How Unitarians Saved Christmas

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Rev. Clay Nelson



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Rev. Clay Nelson © 11 December 2016

This week it was reported that one of Donald Trump’s surrogates, his first campaign manager, told Fox News that President-elect Trump had saved Christmas from Obama. Apparently he had won the war on Christmas, declaring it is now safe to say “Merry Christmas” again. In a world of fake news stories where pizza joints can be shot up because of outrageous lies generated by fake news sites, it isn’t surprising President Obama was plagued by such stories. One in particular was that being a “Muslim,” he never said, “Merry Christmas” or called a Christmas tree a “Christmas tree,” in spite of hours of videotape recording him doing just that.

The most egregious fake news site of all, Fox News, has been claiming for years that there is a war on Christmas, to bolster its street creds with its largely religious right audience. The Fox audience’s view is that Christmas is under attack by secularism. In their view, Christmas only belongs to conservative Christians; preferably white ones, if the outrage over a black Santa at the Mall of America is any indication.

There does seem to be something about Christmas that foments culture wars, at least since Christmas became a thing. No, it hasn’t always been a thing, even for Christians. While the Gospels of both Matthew and Luke have very different accounts of Jesus’ birth, there is no mention of December 25th as his birthday. Even if either of them did give a birthdate of December 25th, it would have been recorded as being on the 15th day of the month of Tishri in the year 3758 on the Hebrew calendar.

The early Christians understood the birth narratives to be subversive stories that mocked their oppressor, the Roman emperor. In a sense they were the first shots fired in the Christmas culture wars. They weren’t history. They were like the overture to a great symphony foreshadowing the themes that would be explored in the work that would follow, coming to a dramatic conclusion in the resurrection. It was only Easter that early Christians celebrated.

Jump a few centuries forward and the landscape had changed. Christian numbers had grown significantly. Christianity was no longer predominantly Jewish. It was no longer illegal. It was no longer subversive. It had joined hands with its oppressor. For political reasons Rome had co-opted it, making it the state religion even though most Roman citizens were still pagan.

Before then, from probably the beginning of time, people had celebrated the victory of the sun over darkness at the time of the winter solstice. In Roman times it was the feast of Saturnalia where social norms were loosened or turned upside down. It was a time of relief and great joy that winter’s harshness would soon abate. In Rome, the cult of sol invictus (the unconquered sun) had become favoured by the emperors. Constantine had the sun god on all of his coinage as his equal until 325 and in 321 he declared the day of the sun (Sunday) as the Roman day of rest. The celebration of the birth of sol invictus was on December 25th as part of the Saturnalia festivities. Could it be coincidence that Constantine chose that date for Christ’s birth at the Council of Nicaea? Possibly. Some scholars argue that it was common to date the birth of gods and heroes on or about the winter solstice and that the date selected had nothing to do with reframing the pagan holiday, but I’m not convinced. The first recorded observance of Christmas was in 336 during Constantine’s reign. It was made official in 354 by his successor, Julius I. But that didn’t make it an instant hit with the populace.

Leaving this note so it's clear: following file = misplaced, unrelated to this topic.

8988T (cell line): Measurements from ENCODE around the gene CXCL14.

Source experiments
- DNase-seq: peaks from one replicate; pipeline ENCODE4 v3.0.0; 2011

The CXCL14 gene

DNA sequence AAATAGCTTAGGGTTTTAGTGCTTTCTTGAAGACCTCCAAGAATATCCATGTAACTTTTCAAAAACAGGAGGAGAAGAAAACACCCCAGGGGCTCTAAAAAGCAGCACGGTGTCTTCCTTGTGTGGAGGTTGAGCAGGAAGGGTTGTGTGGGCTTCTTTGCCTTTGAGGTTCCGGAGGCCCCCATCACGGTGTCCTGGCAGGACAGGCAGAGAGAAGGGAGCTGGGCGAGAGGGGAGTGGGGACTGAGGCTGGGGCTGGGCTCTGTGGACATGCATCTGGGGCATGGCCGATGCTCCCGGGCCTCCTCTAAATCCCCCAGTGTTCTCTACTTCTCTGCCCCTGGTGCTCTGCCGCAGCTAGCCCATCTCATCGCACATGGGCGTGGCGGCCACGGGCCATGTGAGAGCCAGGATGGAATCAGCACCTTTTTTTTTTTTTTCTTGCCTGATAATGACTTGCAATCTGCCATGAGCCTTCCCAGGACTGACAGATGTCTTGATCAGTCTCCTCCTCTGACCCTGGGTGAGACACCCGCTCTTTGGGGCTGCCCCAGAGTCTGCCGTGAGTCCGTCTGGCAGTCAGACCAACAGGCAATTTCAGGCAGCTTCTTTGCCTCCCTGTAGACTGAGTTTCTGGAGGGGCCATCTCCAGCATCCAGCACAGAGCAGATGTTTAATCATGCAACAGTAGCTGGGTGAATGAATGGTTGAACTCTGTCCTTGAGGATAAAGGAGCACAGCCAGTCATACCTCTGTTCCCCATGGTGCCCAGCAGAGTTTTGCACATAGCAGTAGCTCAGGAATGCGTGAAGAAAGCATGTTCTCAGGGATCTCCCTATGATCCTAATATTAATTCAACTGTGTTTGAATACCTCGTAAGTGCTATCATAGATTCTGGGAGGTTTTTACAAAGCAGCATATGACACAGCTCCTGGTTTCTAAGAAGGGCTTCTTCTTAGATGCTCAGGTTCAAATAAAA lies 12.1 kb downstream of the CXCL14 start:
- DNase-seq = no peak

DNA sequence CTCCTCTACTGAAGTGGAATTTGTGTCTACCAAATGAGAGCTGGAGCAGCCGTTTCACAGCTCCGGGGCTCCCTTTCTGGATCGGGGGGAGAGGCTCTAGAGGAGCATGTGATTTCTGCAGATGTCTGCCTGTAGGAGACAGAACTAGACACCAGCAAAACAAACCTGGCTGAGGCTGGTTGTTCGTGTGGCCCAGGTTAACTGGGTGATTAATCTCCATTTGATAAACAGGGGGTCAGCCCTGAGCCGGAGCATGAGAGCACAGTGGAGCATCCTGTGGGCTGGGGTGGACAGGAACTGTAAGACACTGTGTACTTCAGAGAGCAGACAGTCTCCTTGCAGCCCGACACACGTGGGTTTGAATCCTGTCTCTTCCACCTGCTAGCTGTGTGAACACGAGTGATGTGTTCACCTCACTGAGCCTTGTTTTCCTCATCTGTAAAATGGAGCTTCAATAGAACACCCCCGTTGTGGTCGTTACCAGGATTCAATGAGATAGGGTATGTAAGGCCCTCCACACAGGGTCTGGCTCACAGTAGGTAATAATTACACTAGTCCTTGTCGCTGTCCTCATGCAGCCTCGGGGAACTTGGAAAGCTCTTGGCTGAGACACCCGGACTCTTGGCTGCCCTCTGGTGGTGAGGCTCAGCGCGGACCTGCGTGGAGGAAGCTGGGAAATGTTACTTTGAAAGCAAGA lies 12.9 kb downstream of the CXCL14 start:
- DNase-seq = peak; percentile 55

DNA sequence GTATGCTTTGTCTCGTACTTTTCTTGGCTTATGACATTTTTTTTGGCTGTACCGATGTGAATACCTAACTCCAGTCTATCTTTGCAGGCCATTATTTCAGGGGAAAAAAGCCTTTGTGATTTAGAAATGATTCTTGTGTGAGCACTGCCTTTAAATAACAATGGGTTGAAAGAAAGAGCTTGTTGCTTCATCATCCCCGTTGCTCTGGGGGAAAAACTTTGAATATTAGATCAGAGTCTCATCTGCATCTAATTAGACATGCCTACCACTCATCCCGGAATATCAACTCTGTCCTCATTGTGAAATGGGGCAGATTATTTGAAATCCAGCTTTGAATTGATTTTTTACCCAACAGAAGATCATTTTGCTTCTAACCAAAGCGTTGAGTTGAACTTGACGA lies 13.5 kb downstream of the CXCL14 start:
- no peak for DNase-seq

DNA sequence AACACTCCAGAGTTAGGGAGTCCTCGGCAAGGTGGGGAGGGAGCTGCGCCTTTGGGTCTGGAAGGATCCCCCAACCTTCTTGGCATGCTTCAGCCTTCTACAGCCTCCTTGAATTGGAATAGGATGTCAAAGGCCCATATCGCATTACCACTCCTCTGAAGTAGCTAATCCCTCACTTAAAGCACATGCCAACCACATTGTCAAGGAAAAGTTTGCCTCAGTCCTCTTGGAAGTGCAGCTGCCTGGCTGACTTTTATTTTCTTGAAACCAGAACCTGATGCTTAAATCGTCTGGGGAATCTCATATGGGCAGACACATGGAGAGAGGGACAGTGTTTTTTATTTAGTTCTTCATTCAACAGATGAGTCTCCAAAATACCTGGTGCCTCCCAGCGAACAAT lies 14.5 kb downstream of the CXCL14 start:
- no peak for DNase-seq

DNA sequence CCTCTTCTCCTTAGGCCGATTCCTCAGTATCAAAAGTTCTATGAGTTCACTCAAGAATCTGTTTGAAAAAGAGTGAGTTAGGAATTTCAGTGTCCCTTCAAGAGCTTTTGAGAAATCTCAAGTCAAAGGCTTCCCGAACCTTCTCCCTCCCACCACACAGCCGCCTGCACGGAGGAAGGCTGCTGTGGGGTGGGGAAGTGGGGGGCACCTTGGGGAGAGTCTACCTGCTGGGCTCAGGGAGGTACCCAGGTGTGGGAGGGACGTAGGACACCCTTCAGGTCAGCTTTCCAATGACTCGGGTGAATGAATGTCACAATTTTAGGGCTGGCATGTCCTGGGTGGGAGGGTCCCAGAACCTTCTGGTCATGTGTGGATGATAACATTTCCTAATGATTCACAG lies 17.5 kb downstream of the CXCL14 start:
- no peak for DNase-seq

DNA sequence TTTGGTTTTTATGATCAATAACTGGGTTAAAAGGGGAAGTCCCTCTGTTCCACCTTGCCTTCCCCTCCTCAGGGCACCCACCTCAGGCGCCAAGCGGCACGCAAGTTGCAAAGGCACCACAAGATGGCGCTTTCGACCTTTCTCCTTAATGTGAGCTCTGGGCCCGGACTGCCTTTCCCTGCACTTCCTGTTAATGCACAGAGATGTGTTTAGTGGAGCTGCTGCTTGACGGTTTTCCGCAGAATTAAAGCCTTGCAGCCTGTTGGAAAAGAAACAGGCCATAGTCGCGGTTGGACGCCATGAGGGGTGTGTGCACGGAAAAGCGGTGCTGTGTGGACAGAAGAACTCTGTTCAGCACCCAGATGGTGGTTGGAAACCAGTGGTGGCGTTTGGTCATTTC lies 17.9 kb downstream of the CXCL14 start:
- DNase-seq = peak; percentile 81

St Augustine of Hippo, who was born a month before the first official Christmas, would later exhort his congregation in a Christmas sermon, “Let us celebrate this day as a feast not for the sake of this sun, which is beheld by believers as much as by ourselves, but for the sake of him who created the sun.” The culture wars were in full swing as the church sought to stamp out pagan celebrations of the day. But the church was losing. By the fifth century Pope Leo was still trying to make the case that the sun represented Jesus in a shiny chariot with four white horses riding across the sky.

Stamping out pagan worship was easier said than done. It became easier to give Christian meanings to pagan worship and to turn a blind eye to some of the practices. One of those was choosing a Lord of Misrule. It was popular under certain English rulers and banned by others. It was also popular on the continent. It involved selecting a peasant or servant to rule over Christmas revelries that included wild partying and drunkenness. But its roots were in antiquity. In ancient Rome, from the 17th to the 23rd of December, a Lord of Misrule was appointed for the feast of Saturnalia, in the guise of the good god Saturn. During this time the ordinary rules of life were subverted as masters served their slaves, and slaves held the offices of state. The Lord of Misrule presided over all of this, and had the power to command anyone to do anything during the holiday period. Initially the church was appalled by the custom. In the 4th century bishops were condemning the licentiousness and debauchery exhibited and general breakdown of social mores.